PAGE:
I lie in bed and listen to the ringing in my ears.

It’s a sharp and constant frequency that feels like it’s coming from somewhere higher in the left ear than it is in the right, the two points connecting, the line a buzzsaw cutting through my head.

Tinnitus. That’s the name for the condition. Only it’s a weird condition – for me, at least.

A doctor at the Royal Ear and Eye Hospital examined my ears and hearing years ago, and said they were fine. He posed that I might’ve had an infection or something once, the ringing had been a symptom, and I recovered from the infection but the symptom of the ringing remained.

It’s a similar definition to chronic pain – the pain message keeps cycling even after the problem has remedied.

That’s my body. It doesn’t want to let things go. I think once upon a time, I might’ve idolized, and idealized pain, because it engendered attention. My mother would do that: lie on the couch, curled almost into a fetal position, when she was anxious, or ill, and have me bring her pills.

I don’t want it anymore.

My eyes are another problem. There’s pixilation everywhere I look. The best comparison is staring at an old TV screen up close and seeing all the colored dots that make up the picture. That’s everywhere for me. A white wall isn’t a white wall; tiny dots overlay it. Darkness isn’t darkness, but that mist of pixels.

Atop of that, I have tunnel vision in my right eye, and it’s weaker against anything bright. It’ll squint on a sunny day.

An ophthalmologist once examined my eyes to determine if there was anything wrong, only to pronounce they were perfectly healthy. She suggested that maybe at some point in my life I had a mini stroke – which she told me were quite common – and it knocked out something in my brain that impacted the right eye’s functionality.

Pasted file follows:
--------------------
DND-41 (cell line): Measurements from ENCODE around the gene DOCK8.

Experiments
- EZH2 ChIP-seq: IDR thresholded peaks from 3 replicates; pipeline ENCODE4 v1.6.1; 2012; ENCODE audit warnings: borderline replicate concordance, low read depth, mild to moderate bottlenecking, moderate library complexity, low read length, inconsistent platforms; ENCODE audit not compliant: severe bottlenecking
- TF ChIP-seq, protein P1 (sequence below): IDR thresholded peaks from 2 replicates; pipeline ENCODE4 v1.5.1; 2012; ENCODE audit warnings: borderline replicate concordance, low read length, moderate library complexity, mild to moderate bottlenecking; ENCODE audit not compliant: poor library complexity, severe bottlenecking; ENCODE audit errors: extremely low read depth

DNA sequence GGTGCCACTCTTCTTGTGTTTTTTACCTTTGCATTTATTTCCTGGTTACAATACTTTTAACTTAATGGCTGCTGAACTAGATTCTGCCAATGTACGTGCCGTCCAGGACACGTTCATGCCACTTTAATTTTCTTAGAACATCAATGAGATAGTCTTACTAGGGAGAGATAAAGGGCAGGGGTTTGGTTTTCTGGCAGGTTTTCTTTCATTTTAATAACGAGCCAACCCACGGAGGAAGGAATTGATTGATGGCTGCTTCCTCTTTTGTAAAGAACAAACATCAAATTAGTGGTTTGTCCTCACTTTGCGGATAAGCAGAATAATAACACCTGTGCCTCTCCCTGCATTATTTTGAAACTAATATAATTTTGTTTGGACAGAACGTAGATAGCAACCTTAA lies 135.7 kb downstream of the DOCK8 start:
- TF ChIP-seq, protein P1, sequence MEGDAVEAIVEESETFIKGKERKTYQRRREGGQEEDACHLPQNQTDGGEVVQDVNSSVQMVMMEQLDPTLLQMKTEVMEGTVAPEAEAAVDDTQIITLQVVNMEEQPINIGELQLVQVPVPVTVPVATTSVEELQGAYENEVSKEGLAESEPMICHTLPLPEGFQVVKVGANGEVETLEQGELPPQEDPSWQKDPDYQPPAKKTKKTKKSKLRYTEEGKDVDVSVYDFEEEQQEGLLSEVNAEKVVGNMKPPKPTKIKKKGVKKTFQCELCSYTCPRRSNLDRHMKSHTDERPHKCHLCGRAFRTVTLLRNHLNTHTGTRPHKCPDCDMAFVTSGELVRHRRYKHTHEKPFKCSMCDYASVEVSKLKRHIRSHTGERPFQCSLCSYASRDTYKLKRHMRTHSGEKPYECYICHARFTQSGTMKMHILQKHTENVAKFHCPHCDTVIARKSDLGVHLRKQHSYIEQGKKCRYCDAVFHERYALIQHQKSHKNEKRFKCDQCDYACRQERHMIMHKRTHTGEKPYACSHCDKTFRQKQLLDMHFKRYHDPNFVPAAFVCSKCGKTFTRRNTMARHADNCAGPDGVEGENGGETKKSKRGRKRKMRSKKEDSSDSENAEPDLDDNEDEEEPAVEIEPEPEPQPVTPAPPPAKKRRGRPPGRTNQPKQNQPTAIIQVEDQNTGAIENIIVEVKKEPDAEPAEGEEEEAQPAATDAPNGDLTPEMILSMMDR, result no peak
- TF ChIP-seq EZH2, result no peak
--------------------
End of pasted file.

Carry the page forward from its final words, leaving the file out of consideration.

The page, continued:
When I was about eight or nine, I suffered crippling headaches, jackhammers of pain that would bring me to my knees until I was crying. They were short, although when they were occurring they felt endless. I was just about to tell my parents about them, but as suddenly as they started, they stopped. I wonder if these were the mini strokes.

In one screenplay I wrote, I gave the protagonist similar characteristics, and extrapolated that she was filtering some plane of existence, some other reality, that her brain couldn’t process, so it was emerging as these symptoms.

That’s something I do think about a lot: the perception of reality. Maybe there is no fixed representation – maybe we only see and understand it, and give it shape, through how we filter it. That means reality is fluid. It changes depending on our interpretation. Most people see these commonalities that are endemic to life, and the world, as we know it.

But there are variances, and in those variances exists the impossible.

It’s just some stuff I think about as I listen to the ringing in my ears.